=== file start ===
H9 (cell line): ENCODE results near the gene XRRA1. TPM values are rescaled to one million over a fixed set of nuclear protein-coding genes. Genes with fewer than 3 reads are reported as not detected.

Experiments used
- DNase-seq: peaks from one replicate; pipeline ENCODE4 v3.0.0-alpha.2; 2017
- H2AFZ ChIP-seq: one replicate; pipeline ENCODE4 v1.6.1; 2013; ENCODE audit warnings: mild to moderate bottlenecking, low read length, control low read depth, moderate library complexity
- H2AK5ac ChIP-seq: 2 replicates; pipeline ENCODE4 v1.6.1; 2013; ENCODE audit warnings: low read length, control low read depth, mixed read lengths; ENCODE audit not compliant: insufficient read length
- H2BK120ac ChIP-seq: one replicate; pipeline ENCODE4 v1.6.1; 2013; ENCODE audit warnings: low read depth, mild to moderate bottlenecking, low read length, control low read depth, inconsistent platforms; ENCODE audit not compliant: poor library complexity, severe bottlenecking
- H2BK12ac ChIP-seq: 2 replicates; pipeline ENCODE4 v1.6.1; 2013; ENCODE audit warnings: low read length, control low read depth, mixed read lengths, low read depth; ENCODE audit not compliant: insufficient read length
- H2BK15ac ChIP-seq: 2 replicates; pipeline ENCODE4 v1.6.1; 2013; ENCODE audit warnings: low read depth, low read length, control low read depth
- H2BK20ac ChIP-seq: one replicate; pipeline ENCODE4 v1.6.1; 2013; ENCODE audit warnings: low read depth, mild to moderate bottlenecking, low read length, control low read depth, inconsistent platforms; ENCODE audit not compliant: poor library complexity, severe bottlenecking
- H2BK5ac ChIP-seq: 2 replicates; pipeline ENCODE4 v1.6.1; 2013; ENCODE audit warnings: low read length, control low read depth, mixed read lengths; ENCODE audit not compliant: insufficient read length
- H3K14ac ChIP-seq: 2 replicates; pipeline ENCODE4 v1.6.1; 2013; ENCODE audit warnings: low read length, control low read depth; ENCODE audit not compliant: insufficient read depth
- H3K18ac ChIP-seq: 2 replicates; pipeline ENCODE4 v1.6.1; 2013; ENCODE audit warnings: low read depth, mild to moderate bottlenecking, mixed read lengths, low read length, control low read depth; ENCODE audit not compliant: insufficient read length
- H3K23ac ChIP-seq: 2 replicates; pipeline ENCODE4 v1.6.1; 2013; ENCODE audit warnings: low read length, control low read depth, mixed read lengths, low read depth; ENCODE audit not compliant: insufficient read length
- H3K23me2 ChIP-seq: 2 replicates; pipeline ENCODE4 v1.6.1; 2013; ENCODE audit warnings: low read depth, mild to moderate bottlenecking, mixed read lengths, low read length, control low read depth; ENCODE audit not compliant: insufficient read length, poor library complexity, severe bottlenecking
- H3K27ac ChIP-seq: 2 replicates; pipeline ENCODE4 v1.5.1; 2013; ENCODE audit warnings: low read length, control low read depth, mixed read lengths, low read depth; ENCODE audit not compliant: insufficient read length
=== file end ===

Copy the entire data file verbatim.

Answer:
H9 (cell line): ENCODE results near the gene XRRA1. TPM values are rescaled to one million over a fixed set of nuclear protein-coding genes. Genes with fewer than 3 reads are reported as not detected.

Experiments used
- DNase-seq: peaks from one replicate; pipeline ENCODE4 v3.0.0-alpha.2; 2017
- H2AFZ ChIP-seq: one replicate; pipeline ENCODE4 v1.6.1; 2013; ENCODE audit warnings: mild to moderate bottlenecking, low read length, control low read depth, moderate library complexity
- H2AK5ac ChIP-seq: 2 replicates; pipeline ENCODE4 v1.6.1; 2013; ENCODE audit warnings: low read length, control low read depth, mixed read lengths; ENCODE audit not compliant: insufficient read length
- H2BK120ac ChIP-seq: one replicate; pipeline ENCODE4 v1.6.1; 2013; ENCODE audit warnings: low read depth, mild to moderate bottlenecking, low read length, control low read depth, inconsistent platforms; ENCODE audit not compliant: poor library complexity, severe bottlenecking
- H2BK12ac ChIP-seq: 2 replicates; pipeline ENCODE4 v1.6.1; 2013; ENCODE audit warnings: low read length, control low read depth, mixed read lengths, low read depth; ENCODE audit not compliant: insufficient read length
- H2BK15ac ChIP-seq: 2 replicates; pipeline ENCODE4 v1.6.1; 2013; ENCODE audit warnings: low read depth, low read length, control low read depth
- H2BK20ac ChIP-seq: one replicate; pipeline ENCODE4 v1.6.1; 2013; ENCODE audit warnings: low read depth, mild to moderate bottlenecking, low read length, control low read depth, inconsistent platforms; ENCODE audit not compliant: poor library complexity, severe bottlenecking
- H2BK5ac ChIP-seq: 2 replicates; pipeline ENCODE4 v1.6.1; 2013; ENCODE audit warnings: low read length, control low read depth, mixed read lengths; ENCODE audit not compliant: insufficient read length
- H3K14ac ChIP-seq: 2 replicates; pipeline ENCODE4 v1.6.1; 2013; ENCODE audit warnings: low read length, control low read depth; ENCODE audit not compliant: insufficient read depth
- H3K18ac ChIP-seq: 2 replicates; pipeline ENCODE4 v1.6.1; 2013; ENCODE audit warnings: low read depth, mild to moderate bottlenecking, mixed read lengths, low read length, control low read depth; ENCODE audit not compliant: insufficient read length
- H3K23ac ChIP-seq: 2 replicates; pipeline ENCODE4 v1.6.1; 2013; ENCODE audit warnings: low read length, control low read depth, mixed read lengths, low read depth; ENCODE audit not compliant: insufficient read length
- H3K23me2 ChIP-seq: 2 replicates; pipeline ENCODE4 v1.6.1; 2013; ENCODE audit warnings: low read depth, mild to moderate bottlenecking, mixed read lengths, low read length, control low read depth; ENCODE audit not compliant: insufficient read length, poor library complexity, severe bottlenecking
- H3K27ac ChIP-seq: 2 replicates; pipeline ENCODE4 v1.5.1; 2013; ENCODE audit warnings: low read length, control low read depth, mixed read lengths, low read depth; ENCODE audit not compliant: insufficient read length